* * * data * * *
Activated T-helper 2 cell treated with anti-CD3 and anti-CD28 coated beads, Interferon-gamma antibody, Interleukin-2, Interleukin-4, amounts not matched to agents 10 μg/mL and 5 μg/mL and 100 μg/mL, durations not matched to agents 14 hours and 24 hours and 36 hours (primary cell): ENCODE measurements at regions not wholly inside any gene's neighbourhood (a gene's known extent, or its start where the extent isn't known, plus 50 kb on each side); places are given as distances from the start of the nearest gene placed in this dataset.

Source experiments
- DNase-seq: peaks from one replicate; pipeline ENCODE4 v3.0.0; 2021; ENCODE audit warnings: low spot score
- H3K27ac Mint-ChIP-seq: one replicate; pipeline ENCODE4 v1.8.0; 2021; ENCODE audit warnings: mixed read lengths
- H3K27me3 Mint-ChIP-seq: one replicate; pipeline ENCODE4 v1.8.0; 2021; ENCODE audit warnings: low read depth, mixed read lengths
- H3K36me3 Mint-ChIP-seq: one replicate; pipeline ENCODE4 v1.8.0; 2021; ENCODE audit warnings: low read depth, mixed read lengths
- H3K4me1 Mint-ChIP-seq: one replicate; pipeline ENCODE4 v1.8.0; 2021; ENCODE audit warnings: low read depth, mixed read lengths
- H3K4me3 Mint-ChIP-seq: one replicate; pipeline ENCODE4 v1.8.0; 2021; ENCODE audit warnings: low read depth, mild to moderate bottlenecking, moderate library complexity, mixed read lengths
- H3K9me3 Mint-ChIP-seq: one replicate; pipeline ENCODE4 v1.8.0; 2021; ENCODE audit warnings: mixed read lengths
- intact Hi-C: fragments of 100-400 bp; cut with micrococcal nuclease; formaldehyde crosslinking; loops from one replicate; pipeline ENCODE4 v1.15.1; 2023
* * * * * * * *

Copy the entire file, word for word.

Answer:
Activated T-helper 2 cell treated with anti-CD3 and anti-CD28 coated beads, Interferon-gamma antibody, Interleukin-2, Interleukin-4, amounts not matched to agents 10 μg/mL and 5 μg/mL and 100 μg/mL, durations not matched to agents 14 hours and 24 hours and 36 hours (primary cell): ENCODE measurements at regions not wholly inside any gene's neighbourhood (a gene's known extent, or its start where the extent isn't known, plus 50 kb on each side); places are given as distances from the start of the nearest gene placed in this dataset.

Source experiments
- DNase-seq: peaks from one replicate; pipeline ENCODE4 v3.0.0; 2021; ENCODE audit warnings: low spot score
- H3K27ac Mint-ChIP-seq: one replicate; pipeline ENCODE4 v1.8.0; 2021; ENCODE audit warnings: mixed read lengths
- H3K27me3 Mint-ChIP-seq: one replicate; pipeline ENCODE4 v1.8.0; 2021; ENCODE audit warnings: low read depth, mixed read lengths
- H3K36me3 Mint-ChIP-seq: one replicate; pipeline ENCODE4 v1.8.0; 2021; ENCODE audit warnings: low read depth, mixed read lengths
- H3K4me1 Mint-ChIP-seq: one replicate; pipeline ENCODE4 v1.8.0; 2021; ENCODE audit warnings: low read depth, mixed read lengths
- H3K4me3 Mint-ChIP-seq: one replicate; pipeline ENCODE4 v1.8.0; 2021; ENCODE audit warnings: low read depth, mild to moderate bottlenecking, moderate library complexity, mixed read lengths
- H3K9me3 Mint-ChIP-seq: one replicate; pipeline ENCODE4 v1.8.0; 2021; ENCODE audit warnings: mixed read lengths
- intact Hi-C: fragments of 100-400 bp; cut with micrococcal nuclease; formaldehyde crosslinking; loops from one replicate; pipeline ENCODE4 v1.15.1; 2023